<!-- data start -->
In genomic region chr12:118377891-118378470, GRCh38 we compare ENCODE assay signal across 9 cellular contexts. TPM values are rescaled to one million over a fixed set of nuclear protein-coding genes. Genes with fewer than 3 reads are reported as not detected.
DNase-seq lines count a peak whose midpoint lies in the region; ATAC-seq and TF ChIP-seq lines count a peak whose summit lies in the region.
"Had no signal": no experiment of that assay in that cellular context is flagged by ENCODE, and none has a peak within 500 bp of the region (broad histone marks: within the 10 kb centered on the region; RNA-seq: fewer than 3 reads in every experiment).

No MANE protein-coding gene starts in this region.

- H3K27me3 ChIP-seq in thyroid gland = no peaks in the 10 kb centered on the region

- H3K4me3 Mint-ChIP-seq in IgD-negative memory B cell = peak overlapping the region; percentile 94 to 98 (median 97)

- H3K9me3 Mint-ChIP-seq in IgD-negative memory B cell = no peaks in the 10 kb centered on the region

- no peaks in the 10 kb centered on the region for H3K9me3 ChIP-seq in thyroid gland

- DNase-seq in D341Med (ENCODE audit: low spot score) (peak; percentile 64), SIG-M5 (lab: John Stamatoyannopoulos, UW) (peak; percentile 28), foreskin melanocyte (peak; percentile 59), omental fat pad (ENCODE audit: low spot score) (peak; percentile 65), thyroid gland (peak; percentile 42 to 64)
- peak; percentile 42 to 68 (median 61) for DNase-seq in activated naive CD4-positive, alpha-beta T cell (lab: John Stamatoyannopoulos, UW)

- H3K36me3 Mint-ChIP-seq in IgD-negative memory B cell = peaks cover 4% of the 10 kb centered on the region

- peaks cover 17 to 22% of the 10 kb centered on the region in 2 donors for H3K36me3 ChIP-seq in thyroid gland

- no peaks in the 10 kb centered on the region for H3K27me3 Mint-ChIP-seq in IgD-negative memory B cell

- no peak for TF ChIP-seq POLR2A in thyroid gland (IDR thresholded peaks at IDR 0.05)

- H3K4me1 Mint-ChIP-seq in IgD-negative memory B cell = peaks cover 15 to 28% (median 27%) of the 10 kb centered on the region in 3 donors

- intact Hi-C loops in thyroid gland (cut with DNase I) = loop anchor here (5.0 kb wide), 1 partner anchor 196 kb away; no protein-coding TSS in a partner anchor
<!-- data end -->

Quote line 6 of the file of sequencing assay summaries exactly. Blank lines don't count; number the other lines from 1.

- H3K4me3 Mint-ChIP-seq in IgD-negative memory B cell = peak overlapping the region; percentile 94 to 98 (median 97)